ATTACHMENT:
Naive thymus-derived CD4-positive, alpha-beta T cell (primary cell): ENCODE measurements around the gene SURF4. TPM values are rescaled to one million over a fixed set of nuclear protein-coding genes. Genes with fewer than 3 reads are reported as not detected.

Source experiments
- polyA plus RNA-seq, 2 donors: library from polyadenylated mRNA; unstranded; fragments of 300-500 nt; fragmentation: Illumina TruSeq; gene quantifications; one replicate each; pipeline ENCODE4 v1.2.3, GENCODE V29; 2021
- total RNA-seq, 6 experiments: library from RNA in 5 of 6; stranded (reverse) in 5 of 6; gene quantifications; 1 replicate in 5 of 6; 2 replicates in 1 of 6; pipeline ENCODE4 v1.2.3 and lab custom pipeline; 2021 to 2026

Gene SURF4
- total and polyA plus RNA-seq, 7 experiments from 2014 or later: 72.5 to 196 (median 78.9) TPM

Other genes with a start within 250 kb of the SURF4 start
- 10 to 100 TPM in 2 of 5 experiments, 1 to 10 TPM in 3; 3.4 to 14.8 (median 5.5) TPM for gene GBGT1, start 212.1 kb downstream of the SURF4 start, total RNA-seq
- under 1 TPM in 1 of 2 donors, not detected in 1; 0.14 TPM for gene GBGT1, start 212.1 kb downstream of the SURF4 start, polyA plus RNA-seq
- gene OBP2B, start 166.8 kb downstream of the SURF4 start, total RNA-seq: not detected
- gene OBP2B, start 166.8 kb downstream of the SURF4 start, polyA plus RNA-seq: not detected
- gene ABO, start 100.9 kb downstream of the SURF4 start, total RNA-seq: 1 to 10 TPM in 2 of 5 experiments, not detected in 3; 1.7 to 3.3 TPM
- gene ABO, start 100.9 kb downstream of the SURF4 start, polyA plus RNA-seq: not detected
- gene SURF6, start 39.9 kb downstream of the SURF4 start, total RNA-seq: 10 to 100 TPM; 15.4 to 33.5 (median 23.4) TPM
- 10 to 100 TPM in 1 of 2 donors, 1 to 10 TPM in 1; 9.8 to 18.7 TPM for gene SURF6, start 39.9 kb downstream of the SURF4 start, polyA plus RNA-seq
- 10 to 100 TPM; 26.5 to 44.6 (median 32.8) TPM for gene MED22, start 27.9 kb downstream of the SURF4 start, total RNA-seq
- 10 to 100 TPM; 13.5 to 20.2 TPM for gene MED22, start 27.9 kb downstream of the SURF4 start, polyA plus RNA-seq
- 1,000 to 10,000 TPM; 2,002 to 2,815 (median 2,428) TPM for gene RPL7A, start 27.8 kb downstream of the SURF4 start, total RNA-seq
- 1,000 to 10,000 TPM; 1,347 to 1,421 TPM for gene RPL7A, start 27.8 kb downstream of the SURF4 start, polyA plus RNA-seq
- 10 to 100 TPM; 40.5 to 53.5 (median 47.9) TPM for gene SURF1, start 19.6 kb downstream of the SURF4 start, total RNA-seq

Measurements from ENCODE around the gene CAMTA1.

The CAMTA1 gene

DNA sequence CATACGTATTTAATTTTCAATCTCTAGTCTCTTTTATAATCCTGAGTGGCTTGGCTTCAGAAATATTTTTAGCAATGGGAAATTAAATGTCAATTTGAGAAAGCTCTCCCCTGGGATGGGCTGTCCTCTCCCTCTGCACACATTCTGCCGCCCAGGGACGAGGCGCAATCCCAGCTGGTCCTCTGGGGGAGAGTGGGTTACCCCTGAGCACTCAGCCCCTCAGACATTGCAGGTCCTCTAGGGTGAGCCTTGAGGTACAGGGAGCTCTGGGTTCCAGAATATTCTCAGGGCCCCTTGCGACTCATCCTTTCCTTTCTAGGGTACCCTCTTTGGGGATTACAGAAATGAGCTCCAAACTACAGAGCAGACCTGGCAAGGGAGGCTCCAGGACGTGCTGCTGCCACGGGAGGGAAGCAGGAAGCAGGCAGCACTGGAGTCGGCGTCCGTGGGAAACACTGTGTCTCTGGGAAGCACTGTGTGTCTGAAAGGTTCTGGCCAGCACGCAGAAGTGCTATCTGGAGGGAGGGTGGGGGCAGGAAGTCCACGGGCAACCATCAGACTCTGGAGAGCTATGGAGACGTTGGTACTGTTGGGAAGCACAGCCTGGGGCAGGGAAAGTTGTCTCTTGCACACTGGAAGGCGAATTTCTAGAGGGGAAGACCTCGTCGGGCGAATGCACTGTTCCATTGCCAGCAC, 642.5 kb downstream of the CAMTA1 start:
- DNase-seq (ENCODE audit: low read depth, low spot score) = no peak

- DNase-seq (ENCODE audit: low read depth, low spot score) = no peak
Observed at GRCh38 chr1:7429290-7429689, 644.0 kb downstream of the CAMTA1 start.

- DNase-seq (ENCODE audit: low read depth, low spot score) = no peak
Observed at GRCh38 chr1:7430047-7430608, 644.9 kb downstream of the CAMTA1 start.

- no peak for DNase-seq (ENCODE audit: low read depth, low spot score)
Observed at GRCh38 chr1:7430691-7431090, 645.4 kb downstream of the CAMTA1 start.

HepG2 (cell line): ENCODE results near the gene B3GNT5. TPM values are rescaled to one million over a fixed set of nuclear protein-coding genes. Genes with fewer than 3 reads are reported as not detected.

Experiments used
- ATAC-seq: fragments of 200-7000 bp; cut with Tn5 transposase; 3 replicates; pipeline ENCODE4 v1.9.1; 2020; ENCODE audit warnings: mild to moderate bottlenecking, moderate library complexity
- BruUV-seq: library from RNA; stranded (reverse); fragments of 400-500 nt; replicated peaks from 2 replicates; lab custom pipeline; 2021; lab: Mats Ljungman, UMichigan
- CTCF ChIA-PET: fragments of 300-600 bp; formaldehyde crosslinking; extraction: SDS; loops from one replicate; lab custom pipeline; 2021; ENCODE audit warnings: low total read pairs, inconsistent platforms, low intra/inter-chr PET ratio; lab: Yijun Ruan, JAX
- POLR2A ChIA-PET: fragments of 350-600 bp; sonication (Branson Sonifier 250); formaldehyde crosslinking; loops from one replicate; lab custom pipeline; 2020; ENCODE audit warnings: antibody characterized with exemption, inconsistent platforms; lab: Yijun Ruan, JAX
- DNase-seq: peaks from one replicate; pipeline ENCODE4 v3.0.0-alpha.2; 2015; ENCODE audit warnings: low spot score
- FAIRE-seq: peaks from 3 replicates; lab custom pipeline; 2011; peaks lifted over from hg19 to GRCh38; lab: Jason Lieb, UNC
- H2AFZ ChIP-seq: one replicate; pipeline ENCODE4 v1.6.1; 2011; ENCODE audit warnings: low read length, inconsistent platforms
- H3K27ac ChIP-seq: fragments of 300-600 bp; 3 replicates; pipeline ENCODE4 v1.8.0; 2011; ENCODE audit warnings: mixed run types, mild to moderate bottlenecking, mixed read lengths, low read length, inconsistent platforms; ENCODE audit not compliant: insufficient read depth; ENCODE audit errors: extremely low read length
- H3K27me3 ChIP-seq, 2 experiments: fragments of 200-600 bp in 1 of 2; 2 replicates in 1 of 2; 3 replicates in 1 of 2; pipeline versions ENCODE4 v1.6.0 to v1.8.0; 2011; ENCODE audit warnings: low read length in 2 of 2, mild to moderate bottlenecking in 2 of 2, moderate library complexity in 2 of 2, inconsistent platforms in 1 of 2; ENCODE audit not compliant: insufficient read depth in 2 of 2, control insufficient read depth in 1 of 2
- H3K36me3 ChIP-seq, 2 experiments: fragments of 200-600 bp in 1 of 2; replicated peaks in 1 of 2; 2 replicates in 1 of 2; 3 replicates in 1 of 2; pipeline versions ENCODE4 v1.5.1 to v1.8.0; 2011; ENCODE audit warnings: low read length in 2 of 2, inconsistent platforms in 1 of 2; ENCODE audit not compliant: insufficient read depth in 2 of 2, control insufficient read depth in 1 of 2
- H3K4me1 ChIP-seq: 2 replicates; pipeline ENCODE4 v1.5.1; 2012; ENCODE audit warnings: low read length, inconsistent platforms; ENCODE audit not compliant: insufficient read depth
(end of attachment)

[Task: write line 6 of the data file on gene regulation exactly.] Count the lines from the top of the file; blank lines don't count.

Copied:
- total and polyA plus RNA-seq, 7 experiments from 2014 or later: 72.5 to 196 (median 78.9) TPM